SDSU enrollment inches to new record


SDSU’s enrollment rose several hundred students to 11,377 from last fall, rising just 3 percent — still an all time high for the university.

Enrollment at all six state-owned universities in South Dakota increased only slightly this fall, but it’s also an all-time record high.

Board of Regents Executive Director Tad Perry said there are 30,901 students taking classes in the public university system. That’s up 181 students from a year ago, or 0.59 percent, he said Wednesday.

Even though the number of high school graduates continues to decline each year in South Dakota, enrollment in the state’s public universities has continued to grow for the past five years or so, Perry said.

“This all-time high enrollment for the system, in the face of declining demographic trends, reflects the importance South Dakota places on higher education,” Perry said.

University enrollment is increasing because the state is prompting high school students to take courses that better prepare them for college, the state has started scholarship programs, and the Sioux Falls campus that offers courses by a number of universities is attracting more students, Perry said.

In addition, more older students are going to college, and South Dakota’s universities are getting more nonresident students because of a recent cut in tuition for students from states that are not close to South Dakota, he said.

South Dakota and other states must continue to increase the number of college graduates to keep pace with the rest of the world, Perry said. More college graduates are needed to help boost the economy and to provide the health care and other services required by South Dakota’s aging population, he said.

“We’ve got to expand that work force if we’re going to meet the needs of this state long-term,” Perry said.

And more South Dakotans in their 30s, 40s or 50s will return to college to get degrees or upgrade their skills, Perry said. “One thing we do know is there’s going to be a continuous effect of retraining ourselves if we’re going to sustain ourselves in the work force.”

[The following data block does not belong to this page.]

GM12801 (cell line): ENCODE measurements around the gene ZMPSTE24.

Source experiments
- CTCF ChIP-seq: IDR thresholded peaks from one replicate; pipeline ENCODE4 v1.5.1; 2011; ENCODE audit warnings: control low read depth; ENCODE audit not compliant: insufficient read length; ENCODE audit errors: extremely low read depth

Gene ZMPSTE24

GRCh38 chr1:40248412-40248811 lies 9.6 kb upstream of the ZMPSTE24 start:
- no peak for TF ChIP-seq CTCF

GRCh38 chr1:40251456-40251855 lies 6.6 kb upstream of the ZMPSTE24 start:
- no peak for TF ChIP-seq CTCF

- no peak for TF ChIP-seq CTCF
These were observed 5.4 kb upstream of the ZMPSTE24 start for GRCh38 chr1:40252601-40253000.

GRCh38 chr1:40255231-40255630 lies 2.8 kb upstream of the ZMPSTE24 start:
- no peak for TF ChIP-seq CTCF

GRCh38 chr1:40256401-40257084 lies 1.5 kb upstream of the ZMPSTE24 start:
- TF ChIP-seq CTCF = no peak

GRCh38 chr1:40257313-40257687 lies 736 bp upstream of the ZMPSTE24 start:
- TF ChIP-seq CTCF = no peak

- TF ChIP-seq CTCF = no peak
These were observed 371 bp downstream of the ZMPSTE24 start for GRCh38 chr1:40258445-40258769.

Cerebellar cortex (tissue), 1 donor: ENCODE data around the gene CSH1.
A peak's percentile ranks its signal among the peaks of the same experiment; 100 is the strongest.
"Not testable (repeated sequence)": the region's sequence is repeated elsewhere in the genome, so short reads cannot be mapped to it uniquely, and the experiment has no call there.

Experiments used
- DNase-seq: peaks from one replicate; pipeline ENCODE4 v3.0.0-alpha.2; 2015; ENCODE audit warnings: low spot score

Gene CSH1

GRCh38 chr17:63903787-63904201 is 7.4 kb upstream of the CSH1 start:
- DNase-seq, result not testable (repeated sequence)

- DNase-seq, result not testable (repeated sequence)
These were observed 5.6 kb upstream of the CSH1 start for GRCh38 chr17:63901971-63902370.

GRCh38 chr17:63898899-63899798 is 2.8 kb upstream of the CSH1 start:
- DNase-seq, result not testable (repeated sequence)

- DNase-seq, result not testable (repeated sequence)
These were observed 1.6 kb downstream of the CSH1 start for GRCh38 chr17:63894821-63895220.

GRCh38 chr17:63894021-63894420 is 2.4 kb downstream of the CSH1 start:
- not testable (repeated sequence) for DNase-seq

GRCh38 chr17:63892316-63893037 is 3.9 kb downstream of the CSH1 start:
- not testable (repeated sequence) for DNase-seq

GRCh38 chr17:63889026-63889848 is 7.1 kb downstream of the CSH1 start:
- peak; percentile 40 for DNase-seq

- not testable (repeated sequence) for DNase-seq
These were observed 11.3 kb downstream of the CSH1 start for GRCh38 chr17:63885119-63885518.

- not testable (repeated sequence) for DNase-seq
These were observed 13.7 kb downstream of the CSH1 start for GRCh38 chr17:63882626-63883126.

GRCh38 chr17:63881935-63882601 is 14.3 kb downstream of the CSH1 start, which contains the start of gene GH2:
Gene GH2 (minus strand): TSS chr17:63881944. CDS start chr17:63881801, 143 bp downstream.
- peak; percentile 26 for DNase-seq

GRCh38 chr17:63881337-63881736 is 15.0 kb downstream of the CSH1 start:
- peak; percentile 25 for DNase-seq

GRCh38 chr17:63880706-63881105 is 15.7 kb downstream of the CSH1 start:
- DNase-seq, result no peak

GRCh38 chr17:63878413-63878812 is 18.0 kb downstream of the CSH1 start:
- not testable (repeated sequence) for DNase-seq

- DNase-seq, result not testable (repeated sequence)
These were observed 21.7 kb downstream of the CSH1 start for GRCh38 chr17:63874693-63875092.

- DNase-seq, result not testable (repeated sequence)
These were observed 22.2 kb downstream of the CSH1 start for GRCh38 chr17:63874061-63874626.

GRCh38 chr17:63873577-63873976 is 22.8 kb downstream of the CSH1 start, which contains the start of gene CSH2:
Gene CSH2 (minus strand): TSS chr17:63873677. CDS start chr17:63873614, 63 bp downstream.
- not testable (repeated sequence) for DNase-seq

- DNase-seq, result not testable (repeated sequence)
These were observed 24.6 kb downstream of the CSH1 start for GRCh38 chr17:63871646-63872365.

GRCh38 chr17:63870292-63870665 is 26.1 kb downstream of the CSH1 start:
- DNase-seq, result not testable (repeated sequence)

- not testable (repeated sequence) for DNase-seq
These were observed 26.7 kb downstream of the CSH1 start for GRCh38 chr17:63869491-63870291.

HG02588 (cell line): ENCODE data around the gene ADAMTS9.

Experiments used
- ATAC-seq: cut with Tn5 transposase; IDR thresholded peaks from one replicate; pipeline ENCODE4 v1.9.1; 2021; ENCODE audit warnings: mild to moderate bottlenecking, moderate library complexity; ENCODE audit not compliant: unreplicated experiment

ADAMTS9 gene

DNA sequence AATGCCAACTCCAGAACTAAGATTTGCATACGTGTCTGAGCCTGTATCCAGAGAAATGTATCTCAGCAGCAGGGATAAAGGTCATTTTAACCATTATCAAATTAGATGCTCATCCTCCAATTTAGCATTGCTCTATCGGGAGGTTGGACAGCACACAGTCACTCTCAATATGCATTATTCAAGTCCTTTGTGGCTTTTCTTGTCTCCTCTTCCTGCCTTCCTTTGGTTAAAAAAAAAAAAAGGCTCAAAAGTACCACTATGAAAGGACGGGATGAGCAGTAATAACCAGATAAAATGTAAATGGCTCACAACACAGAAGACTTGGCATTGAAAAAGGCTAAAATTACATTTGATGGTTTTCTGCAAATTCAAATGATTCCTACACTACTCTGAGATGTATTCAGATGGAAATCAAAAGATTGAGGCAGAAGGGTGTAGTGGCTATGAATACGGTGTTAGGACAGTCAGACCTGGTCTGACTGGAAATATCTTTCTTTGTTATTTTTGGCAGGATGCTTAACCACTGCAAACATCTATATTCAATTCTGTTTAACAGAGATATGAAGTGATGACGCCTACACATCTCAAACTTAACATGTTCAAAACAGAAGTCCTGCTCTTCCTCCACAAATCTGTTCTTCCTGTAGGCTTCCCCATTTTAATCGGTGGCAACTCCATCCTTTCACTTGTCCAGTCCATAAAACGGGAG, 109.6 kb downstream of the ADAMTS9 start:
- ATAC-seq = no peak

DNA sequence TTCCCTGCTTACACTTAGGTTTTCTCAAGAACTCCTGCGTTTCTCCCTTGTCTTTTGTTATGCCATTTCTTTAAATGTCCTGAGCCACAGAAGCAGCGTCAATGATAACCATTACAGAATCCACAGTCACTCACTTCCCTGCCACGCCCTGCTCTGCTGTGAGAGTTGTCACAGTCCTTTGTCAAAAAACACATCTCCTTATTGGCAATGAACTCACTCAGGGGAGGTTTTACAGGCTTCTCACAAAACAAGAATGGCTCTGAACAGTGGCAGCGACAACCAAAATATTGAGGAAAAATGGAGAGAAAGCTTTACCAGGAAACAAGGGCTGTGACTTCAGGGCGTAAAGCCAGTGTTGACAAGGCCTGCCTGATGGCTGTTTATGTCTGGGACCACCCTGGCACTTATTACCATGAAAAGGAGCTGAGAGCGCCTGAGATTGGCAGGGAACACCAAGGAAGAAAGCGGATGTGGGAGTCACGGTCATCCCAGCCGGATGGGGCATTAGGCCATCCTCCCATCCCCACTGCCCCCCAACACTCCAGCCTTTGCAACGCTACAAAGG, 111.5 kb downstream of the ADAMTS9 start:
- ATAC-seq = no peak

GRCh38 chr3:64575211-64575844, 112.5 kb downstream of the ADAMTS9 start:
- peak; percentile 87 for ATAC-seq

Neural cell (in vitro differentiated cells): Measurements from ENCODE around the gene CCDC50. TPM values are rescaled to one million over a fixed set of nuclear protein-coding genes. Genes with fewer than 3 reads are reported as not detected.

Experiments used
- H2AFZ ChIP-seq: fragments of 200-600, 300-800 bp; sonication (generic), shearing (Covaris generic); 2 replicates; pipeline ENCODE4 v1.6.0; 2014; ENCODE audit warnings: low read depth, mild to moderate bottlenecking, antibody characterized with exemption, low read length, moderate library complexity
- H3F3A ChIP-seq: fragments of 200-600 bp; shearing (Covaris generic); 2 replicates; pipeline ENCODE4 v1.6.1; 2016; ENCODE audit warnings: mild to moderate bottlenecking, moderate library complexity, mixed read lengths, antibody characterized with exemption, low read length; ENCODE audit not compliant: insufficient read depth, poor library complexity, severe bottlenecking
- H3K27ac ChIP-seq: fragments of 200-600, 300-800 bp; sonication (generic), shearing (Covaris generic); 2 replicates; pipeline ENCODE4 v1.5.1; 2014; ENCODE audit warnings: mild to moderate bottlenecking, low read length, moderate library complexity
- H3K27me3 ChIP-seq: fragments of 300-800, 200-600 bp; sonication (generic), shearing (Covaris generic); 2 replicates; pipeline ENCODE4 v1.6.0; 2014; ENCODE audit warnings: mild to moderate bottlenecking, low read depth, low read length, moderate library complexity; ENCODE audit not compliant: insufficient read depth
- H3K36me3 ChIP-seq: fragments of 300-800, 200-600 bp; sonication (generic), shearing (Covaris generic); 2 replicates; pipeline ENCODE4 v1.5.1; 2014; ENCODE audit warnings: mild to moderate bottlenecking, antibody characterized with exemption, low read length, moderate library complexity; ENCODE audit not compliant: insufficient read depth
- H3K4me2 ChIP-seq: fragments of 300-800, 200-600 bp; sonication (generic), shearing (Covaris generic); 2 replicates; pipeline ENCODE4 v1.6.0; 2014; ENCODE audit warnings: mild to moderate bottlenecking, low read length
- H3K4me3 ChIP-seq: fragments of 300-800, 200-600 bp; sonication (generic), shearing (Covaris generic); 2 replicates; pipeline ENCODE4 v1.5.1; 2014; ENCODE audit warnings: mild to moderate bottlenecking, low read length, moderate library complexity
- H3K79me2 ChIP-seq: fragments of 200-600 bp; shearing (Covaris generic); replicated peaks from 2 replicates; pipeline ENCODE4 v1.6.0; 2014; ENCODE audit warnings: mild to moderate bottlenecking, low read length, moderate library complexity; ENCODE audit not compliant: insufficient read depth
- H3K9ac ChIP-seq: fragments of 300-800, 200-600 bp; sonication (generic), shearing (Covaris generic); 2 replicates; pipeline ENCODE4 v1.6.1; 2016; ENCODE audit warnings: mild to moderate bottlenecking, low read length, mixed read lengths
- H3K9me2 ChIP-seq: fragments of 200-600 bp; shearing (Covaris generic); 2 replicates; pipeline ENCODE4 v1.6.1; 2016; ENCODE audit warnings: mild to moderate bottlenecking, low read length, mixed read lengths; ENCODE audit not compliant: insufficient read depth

Enrollment was up nearly 5 percent at Dakota State University and more than 1 percent at the University of South Dakota. Perry said those increases are partly explained by the growth in students taking courses offered by those three schools at the Sioux Falls campus. The number of students in Sioux Falls grew by about 3 percent this fall, he said.

Black Hills State University had little change in its enrollment, but enrollment dropped by more than 8 percent this fall at both Northern State University and the South Dakota School of Mines and Technology.

The enrollment decline at the School of Mines and Technology is due to last year’s increase in admission requirements, Perry said. Enrollment will bounce back once students realize they need to start preparing better in high school for the science and engineering school, he said.

“They wanted to make sure students who entered Tech would have a good chance of success in completing the programs,” Perry said. “They’re going to be all right.”

Northern State University’s enrollment on campus is remaining stable, but its enrollment numbers dropped because it boosted admission requirements for its Rising Scholars Program, which offers college courses to high school students in some school districts, he said.

Northern State also will attract more students by taking part in the Sioux Falls campus and by offering its new degree program in banking and finance, Perry said. “This is a niche they are going to be successful at.”

The enrollment increase is due to changes in the numbers of first-time freshmen, transfers, students returning after being out of school, and a higher retention rate among existing students, Perry said.

The number of first-time freshmen from South Dakota high schools declined from 2,929 a year ago to 2,925 this year, a drop of four students. But that means a much higher percentage of high school graduates are attending college because the total number of high school graduates fell by 488 from 2005 to 2006, Perry said.

The number of full-time equivalent students, based on total credit hours generated by all students within the university system, increased by 55 students, or 0.23 percent, he said.